India is a land of paradox. Here, ‘rule of mob’ overrides ‘rule of law’. The recent alleged incidents of sacrilege and desecration of Guru Granth Sahib in Punjab must indeed be condemned and nearly everyone did. But what was not condemned as much was lynching of those accused by a mob. Not one major political party came forward to condemn their killings and this raises many questions, which we need to ask ourselves.
Can we as a nation call ourselves a “democratic country”? Or our we fast descending into a “banana republic”, where “rule of mob” overrides “rule of law”, where justice isn’t meted out in the “court of law” but in the “court of mob”, where charges labelled by a mob are sufficient to punish the accused without proving it in court? Increasingly, we are a country where a man (in uniform or without) can assume several roles of being the police, prosecutor, jury, and judge — and punish anyone and draw applause in return. After 70 years of being a democratic republic, India is standing on a crossroad but let’s stop for a moment and analyse the rising incidents of mob attacks and lynchings and ask ourselves: who should we hold responsible for the current state of affairs? The police, judges, politicians or “We, the people of India”?
Mob mentality shakes the edifice of democratic republic
The recent lynching in Punjab isn’t an isolated incident, nor is there any guarantee that it will be the last in the land of so-called “largest democracy of the world”. Beyond those who commit such horrendous acts, “We, the people of India”, who act as a cushion against such incidents and provide tacit legitimacy to such “mob justice” reflect the larger malaise.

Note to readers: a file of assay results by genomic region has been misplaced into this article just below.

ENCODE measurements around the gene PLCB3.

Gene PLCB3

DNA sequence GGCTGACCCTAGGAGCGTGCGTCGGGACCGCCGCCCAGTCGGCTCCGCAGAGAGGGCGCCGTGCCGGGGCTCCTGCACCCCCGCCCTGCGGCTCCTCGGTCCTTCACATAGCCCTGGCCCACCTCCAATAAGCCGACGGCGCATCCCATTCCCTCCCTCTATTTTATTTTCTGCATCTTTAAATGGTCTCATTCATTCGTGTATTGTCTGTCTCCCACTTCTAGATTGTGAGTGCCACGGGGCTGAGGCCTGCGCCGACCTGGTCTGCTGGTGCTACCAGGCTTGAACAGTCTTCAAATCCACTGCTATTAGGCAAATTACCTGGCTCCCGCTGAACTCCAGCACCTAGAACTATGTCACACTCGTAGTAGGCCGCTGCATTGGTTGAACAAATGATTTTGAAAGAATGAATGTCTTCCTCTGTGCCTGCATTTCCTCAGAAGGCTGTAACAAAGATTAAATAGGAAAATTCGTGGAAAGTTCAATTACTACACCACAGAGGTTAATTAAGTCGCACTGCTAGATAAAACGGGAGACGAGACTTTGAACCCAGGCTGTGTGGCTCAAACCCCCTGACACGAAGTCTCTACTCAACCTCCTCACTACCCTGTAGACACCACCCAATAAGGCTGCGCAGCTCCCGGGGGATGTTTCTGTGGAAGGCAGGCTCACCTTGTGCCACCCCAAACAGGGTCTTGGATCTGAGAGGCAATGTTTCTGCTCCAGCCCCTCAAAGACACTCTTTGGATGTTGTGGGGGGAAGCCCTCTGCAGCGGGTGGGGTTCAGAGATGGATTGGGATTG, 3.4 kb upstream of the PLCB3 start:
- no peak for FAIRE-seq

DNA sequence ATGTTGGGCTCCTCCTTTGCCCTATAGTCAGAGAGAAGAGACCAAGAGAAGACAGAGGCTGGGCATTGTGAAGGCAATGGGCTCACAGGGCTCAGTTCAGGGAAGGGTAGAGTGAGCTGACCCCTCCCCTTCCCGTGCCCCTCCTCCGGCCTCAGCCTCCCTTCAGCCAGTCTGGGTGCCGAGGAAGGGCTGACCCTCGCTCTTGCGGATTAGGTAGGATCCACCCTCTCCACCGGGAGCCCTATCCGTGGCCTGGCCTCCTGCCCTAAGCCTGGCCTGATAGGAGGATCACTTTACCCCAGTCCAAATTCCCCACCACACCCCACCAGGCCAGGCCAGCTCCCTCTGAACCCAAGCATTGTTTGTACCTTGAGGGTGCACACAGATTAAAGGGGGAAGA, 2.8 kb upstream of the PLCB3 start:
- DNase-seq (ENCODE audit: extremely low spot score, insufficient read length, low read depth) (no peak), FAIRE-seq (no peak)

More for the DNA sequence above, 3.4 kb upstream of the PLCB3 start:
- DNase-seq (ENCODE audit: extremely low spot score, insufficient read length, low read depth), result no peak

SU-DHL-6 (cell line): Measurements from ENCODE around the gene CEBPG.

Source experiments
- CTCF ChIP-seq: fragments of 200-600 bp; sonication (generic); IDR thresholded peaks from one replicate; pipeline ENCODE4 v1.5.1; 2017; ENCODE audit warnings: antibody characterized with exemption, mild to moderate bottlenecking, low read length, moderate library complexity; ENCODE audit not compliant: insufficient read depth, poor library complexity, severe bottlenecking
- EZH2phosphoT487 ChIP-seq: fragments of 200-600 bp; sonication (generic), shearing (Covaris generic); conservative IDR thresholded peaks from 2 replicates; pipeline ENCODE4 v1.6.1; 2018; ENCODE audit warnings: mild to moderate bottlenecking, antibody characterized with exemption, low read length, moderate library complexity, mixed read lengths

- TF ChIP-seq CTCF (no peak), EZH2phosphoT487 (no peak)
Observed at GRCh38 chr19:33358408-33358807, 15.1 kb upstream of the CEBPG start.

Lynching is only one kind of “mob (instant) justice”. The other equally condemnable are “scripted encounters”, where the State (read police) become the prosecutor, jury and judge, and punish the accused without proving charges in the court of law, which is nothing less than murdering its own citizens. Remember, how the Uttar Pradesh Police van got overturned while carrying gangster Vikas Dubey? Similarly, the Telangana Police encountered four accused men in the Hyderabad veterinary rape and murder case in custody. And what did we do in these two cases? We applauded the police for acting at lightning speed and giving “instant justice”. What happened to the accused? They lost their lives and their charges were not proved in the “court of law” but in the “khap-panchayat of mob”. Their human rights of ‘fair and impartial trial’ were buried.
Another example of mob justice has been witnessed in cases of sexual harassment allegations, where we want to punish the accused without waiting for the charges to be proved in the court of law. While the accused don’t lose their life in such cases, they lose their reputation or livelihood and face many challenges getting back in the job market even after they have been found innocent. In some cases, they take the extreme step and die by suicide.
Does that mean victims of sexual harassment should not voice their allegations on social media? They should pick any platform of their choice as observed by judges in the Priya Ramani vs M.J. Akbar case. But as a society, we must restrain ourselves in pronouncing our judgement and asking for punishment for the accused on mere suspicion.
So, what could be the way forward?
Yes, we have a very rotten and fractured legal system, where it takes years before one can hope to get justice. But does it mean we should encourage circumvention of the system? We must realise the gravity of danger it poses to us. Moreover, it empowers the executive.
The answer to all these problems doesn’t lie in circumventing the existing legal structure, but in demanding change and reform in the system, which our politicians don’t want because the existing state of affairs suits them. They don’t need to invest time and money in drawing elaborate plans but simply re-route taxpayers’ money into “vote cashing promises” such as free electricity. We need to ask for more police, judges, public prosecutors and infrastructure, instead of what we are currently asking — “mob justice”.
The author is a student at ForumIAS, New Delhi. Views are personal.